|Fan Service||refers to scenes or moments within the original canon source material that are deliberate nods to the fans.|
|Fanvid||refers to music videos and montages created by a fan using a combination of clips from original source material set to a song or tune.|
|Flame||refers to inflammatory (rude, cruel, mean, hateful, unjust) remarks made about an author or their work.|
|Fluff||refers to stories that tend to be short and sweet, with little to no depth, but often quite comforting to read.|
|Headcanon||refers to the personal beliefs or interpretations about canon that an author or reader makes to explain or account for some aspect of the actual canon.|
|Lurker||refers to a reader who does not comment or review a fic or post.|
|Mary-Sue||refers to the presence of an original character that represents an idealized image of the author.|
|Missing Scene||refers to a, usually, short story written to fill in, add to, or flesh out a gap in the canon episode's storyline.|
|Newbie||refers to a fan, author or reader, who is relatively new to the fandom (or the concept of fandom in general) and does not yet know all of the ways of the fandom.|
|NSFW = Not Safe For Work||refers to stories or images that contain elements, usually of an explicitly sexual nature, that make them inappropriate to be opened in a public domain such as one's place of employment.|
|OOC = Out-Of-Character||refers to the fact that the characterizations used by an author are not those established by canon standards.|
|OC = Original Character||refers to a non-canon character created by the author that is featured prominently in the story.|
|Oneshot||refers to a single story that can be read and understood in full without having read any other prior story.|
|OTP = One True Pairing||refers to an author's preferred relationship pairing between certain characters within a fandom.|
|Pairing||refers to the main characters featured in a romantic or sexual relationship within the story. May be het (m/f) or slash (m/m or f/f) or consist of multiple characters.|
|Post-Canon||refers to stories set after the official canon's timeline ends.|
|POV = Point of View||refers to stories written from a certain character's perspective.|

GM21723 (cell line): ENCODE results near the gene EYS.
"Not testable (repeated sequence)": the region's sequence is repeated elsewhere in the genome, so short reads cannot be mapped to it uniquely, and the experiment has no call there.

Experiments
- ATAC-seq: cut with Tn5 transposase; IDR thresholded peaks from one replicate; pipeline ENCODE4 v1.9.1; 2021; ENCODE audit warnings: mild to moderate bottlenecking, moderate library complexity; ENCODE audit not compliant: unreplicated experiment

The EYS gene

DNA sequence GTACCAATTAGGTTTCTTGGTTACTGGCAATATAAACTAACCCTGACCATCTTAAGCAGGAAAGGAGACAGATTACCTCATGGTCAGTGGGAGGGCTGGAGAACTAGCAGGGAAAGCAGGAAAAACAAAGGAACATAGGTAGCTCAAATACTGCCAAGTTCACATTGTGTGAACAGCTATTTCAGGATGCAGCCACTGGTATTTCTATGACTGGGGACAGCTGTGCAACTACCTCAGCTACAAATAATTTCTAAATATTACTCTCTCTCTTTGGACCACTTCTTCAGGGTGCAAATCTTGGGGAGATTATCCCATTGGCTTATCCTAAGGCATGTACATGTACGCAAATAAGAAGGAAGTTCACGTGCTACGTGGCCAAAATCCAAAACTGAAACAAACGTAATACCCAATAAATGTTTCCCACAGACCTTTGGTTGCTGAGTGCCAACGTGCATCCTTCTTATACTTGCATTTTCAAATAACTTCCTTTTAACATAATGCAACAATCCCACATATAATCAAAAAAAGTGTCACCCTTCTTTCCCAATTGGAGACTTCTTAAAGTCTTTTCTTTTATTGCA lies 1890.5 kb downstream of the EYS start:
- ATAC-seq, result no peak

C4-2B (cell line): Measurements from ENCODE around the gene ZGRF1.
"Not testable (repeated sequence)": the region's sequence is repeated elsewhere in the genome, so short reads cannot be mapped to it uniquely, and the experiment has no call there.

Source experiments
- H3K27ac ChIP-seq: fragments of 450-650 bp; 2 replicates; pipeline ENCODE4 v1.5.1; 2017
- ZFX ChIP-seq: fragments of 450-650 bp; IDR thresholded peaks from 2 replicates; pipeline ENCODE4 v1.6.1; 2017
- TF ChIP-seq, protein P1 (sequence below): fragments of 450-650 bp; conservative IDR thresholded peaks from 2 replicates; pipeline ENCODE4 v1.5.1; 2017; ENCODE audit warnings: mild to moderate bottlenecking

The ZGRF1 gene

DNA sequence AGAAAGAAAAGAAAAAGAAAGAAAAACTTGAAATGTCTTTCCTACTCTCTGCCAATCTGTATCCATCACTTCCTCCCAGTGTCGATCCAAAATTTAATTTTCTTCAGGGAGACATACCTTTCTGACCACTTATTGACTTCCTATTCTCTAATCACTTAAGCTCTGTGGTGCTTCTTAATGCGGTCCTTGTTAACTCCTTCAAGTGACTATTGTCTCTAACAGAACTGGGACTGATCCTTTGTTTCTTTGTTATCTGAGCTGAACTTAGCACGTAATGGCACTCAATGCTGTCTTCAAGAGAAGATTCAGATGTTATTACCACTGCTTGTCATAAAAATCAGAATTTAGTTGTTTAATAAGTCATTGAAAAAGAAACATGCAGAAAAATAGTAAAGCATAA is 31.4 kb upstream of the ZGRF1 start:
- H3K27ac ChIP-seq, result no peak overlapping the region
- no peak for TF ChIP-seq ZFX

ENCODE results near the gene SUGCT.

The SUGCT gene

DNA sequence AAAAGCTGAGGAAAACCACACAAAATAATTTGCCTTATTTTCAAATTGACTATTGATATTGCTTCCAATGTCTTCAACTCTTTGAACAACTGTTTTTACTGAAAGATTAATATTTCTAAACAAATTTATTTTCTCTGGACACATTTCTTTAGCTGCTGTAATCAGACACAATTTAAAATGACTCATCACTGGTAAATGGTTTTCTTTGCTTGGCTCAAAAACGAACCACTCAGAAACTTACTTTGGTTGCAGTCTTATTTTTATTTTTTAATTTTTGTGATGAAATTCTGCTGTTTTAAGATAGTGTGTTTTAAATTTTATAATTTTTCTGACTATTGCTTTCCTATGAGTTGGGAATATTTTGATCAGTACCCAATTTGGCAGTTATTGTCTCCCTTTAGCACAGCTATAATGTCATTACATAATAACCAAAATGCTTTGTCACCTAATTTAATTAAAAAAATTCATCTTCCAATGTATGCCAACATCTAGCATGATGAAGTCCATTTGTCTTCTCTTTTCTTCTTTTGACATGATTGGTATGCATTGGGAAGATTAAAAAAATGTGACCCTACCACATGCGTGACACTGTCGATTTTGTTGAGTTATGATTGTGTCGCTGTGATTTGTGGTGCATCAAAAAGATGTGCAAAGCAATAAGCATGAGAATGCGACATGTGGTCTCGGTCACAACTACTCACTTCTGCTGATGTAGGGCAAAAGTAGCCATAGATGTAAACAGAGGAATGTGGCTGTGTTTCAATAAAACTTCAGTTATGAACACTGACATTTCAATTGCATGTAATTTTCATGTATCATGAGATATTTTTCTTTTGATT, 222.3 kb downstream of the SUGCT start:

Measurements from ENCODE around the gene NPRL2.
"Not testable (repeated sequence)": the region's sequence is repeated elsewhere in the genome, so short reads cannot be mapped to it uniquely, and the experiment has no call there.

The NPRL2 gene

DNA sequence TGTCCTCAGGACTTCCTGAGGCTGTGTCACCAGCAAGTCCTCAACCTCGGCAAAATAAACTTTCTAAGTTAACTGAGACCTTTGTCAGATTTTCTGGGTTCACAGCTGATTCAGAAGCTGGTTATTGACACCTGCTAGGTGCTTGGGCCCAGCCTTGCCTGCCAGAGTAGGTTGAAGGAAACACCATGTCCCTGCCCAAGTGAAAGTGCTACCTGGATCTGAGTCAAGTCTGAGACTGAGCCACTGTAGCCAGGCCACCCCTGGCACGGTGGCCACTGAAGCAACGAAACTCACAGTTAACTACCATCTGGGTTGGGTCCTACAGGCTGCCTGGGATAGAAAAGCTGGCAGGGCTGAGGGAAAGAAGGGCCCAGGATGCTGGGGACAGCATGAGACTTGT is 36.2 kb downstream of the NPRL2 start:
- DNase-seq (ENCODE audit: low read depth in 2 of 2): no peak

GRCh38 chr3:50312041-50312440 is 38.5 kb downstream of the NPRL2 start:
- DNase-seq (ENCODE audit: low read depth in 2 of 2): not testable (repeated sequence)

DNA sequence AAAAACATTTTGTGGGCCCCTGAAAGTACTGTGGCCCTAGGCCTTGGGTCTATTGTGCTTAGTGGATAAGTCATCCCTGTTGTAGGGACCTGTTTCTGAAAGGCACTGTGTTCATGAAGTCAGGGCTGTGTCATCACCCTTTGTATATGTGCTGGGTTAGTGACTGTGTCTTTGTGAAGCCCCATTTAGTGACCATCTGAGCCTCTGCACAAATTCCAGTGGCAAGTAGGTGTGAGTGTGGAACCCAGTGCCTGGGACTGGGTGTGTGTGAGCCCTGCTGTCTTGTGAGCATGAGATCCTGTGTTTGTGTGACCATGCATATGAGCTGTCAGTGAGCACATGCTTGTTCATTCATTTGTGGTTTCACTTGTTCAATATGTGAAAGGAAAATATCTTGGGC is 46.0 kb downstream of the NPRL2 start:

|Pre-Series||refers to stories set before the official canon's timeline begins.|
|Prompt||refers to a story idea issued in the desire that it will spawn a plotbunny and inspire an author to write a fanfic.|
|Ship war||A war between two followings of different 'ships, usually sharing one common character, thus the reason for their fighting.|
refers to the presence of a homosexual relationship featuring at least one canon character.
|TPTB = The Powers That Be||refers to the unseen controlling powers of a fandom's canon, they who brought it into being and who have the power to change it.|
|Troll||refers to someone (who is often anonymous) who deliberately and often repeatedly makes inflammatory or off-topic comments in a ploy to rile up other people and create dissension.|
Please note that these items are available through InterLibrary Loan.
Barnes, Jennifer L. "Fanfiction as Imaginary Play: What Fan-Written Stories Can Tell Us about the Cognitive Science of Fiction." Poetics 48. (2015): 69-82.
Black, Rebecca W. "Access and Affiliation: The Literacy and Composition Practices Of English-Language Learners in an Online Fanfiction Community." Journal of Adolescent & Adult Literacy 49.2 (2005): 118-128.
Korobkova, Ksenia A., and Rebecca W. Black. "Contrasting Visions: Identity, Literacy, And Boundary Work In A Fan Community." E-Learning and Digital Media 11.6 (2014): 619-632.
Lammers, Jayne C. "Fangirls as Teachers: Examining Pedagogic Discourse in an Online Fan Site." Learning, Media & Technology 38.4 (2013): 368-386.
Leavenworth, Maria Lindgren. "The Paratext of Fan Fiction." Narrative 23.1 (2015): 40-60.
Lipton, Jacqueline D. "Copyright and the Commercialization of Fanfiction." Houston Law Review 52.2 (2014): 425-466.
Philpot, Chelsey. "Fan Fiction: Takes Flight." School Library Journal 60.8 (2014): 18.